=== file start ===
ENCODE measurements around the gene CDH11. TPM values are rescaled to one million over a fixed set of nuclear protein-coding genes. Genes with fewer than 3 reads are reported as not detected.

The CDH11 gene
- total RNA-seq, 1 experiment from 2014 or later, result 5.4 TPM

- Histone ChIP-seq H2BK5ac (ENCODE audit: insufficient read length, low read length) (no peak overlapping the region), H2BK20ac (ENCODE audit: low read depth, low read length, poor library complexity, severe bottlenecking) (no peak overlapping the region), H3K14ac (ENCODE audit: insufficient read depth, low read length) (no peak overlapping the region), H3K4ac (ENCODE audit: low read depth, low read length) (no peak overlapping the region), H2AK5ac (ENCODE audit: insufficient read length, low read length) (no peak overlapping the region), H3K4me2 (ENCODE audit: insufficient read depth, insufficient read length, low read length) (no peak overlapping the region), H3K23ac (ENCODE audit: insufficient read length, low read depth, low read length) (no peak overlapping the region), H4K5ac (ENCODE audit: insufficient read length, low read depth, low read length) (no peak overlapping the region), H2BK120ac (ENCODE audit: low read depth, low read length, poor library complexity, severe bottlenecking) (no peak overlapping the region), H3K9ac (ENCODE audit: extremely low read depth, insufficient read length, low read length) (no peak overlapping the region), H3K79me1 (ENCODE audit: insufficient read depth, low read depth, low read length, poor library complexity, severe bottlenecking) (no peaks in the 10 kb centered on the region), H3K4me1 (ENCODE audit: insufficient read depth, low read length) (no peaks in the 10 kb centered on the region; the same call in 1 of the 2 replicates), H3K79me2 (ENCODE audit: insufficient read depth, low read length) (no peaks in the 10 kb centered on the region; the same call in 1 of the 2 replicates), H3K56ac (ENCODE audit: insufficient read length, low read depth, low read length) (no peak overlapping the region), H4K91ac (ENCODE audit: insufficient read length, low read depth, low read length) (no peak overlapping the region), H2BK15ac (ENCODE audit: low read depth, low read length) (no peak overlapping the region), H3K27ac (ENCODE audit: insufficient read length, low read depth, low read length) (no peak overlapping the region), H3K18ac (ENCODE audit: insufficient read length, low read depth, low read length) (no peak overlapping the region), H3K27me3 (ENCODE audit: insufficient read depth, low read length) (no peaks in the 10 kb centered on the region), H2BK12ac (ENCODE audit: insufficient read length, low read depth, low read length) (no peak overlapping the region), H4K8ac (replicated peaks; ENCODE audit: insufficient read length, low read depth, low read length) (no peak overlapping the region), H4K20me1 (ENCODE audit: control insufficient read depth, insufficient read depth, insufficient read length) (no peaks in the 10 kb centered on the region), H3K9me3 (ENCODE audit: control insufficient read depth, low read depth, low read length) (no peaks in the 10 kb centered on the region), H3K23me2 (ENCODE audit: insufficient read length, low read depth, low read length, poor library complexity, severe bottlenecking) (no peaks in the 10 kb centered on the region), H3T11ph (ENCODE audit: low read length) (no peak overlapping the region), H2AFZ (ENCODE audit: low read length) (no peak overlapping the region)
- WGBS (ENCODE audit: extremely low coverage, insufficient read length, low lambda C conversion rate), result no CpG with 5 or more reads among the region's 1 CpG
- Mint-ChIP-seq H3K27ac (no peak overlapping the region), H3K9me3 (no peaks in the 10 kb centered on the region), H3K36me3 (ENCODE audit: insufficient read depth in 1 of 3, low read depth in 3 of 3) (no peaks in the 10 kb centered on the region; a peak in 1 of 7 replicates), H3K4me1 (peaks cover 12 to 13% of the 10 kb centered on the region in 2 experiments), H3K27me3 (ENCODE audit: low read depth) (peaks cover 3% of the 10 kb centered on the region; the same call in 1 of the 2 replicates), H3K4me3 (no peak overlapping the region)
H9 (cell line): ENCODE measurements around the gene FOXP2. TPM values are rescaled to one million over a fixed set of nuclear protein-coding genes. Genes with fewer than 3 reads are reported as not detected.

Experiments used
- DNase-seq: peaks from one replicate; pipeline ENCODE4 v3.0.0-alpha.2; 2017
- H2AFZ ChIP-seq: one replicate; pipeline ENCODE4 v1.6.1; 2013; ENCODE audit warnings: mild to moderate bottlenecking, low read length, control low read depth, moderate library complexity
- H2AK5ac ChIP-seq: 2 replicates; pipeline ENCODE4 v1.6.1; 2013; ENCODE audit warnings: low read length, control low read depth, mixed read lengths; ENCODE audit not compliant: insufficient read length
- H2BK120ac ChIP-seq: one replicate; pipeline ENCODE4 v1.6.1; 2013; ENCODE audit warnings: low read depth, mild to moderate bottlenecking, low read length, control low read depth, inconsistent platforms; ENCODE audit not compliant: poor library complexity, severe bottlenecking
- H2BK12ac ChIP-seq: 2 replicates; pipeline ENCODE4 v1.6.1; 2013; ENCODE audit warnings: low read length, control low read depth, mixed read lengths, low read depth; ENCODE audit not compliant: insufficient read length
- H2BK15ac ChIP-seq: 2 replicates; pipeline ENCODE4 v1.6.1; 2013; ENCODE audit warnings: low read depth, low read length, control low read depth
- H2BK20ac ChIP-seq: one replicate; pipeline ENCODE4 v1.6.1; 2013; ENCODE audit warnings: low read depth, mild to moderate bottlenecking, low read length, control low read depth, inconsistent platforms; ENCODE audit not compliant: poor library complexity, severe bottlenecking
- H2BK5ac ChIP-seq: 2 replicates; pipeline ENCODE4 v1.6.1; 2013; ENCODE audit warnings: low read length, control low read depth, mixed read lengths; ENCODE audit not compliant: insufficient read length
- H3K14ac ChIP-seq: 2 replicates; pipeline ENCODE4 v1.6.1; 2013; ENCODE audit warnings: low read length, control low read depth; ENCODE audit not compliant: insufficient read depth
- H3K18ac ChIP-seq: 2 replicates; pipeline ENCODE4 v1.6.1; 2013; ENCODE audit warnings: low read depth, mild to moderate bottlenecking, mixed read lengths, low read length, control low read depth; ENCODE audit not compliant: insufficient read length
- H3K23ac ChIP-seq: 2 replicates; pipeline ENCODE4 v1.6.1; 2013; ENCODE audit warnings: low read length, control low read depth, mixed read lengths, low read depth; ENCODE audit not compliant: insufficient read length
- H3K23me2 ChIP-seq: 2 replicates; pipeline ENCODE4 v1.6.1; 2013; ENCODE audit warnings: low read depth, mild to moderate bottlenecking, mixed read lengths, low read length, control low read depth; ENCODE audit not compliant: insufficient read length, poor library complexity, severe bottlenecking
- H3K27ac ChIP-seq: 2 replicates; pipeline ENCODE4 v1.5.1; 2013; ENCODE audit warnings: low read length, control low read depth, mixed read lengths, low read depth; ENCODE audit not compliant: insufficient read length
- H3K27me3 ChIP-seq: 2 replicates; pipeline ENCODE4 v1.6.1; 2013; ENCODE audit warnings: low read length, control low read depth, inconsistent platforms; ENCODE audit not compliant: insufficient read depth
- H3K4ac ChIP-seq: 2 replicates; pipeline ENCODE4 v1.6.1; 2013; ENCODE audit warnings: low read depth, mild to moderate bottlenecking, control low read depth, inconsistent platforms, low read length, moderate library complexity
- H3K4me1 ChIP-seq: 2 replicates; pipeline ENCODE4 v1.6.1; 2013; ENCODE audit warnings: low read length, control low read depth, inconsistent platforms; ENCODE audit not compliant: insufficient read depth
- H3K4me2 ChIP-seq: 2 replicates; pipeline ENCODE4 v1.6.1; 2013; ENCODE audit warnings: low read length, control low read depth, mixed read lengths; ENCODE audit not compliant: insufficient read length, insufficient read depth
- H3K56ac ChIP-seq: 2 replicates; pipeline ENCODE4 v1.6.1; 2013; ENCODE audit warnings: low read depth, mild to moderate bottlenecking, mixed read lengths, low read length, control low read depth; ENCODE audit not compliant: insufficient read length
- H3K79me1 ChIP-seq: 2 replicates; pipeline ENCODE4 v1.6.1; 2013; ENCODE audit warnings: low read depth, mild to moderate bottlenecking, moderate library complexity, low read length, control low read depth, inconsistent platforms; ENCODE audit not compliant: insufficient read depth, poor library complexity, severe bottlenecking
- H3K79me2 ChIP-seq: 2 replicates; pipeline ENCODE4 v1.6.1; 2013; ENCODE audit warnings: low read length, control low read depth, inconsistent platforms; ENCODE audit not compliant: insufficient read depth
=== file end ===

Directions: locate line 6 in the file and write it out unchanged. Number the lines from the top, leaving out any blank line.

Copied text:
- Mint-ChIP-seq H3K27ac (no peak overlapping the region), H3K9me3 (no peaks in the 10 kb centered on the region), H3K36me3 (ENCODE audit: insufficient read depth in 1 of 3, low read depth in 3 of 3) (no peaks in the 10 kb centered on the region; a peak in 1 of 7 replicates), H3K4me1 (peaks cover 12 to 13% of the 10 kb centered on the region in 2 experiments), H3K27me3 (ENCODE audit: low read depth) (peaks cover 3% of the 10 kb centered on the region; the same call in 1 of the 2 replicates), H3K4me3 (no peak overlapping the region)